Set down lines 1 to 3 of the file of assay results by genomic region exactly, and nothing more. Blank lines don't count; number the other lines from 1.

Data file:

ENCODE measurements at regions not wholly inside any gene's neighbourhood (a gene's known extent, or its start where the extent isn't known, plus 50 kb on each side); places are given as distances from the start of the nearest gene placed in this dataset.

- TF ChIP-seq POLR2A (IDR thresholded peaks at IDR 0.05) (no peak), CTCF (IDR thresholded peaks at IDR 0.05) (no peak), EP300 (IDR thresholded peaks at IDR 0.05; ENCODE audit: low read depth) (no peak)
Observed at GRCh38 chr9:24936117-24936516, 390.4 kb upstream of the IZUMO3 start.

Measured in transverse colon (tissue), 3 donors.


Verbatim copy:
ENCODE measurements at regions not wholly inside any gene's neighbourhood (a gene's known extent, or its start where the extent isn't known, plus 50 kb on each side); places are given as distances from the start of the nearest gene placed in this dataset.

- TF ChIP-seq POLR2A (IDR thresholded peaks at IDR 0.05) (no peak), CTCF (IDR thresholded peaks at IDR 0.05) (no peak), EP300 (IDR thresholded peaks at IDR 0.05; ENCODE audit: low read depth) (no peak)
Observed at GRCh38 chr9:24936117-24936516, 390.4 kb upstream of the IZUMO3 start.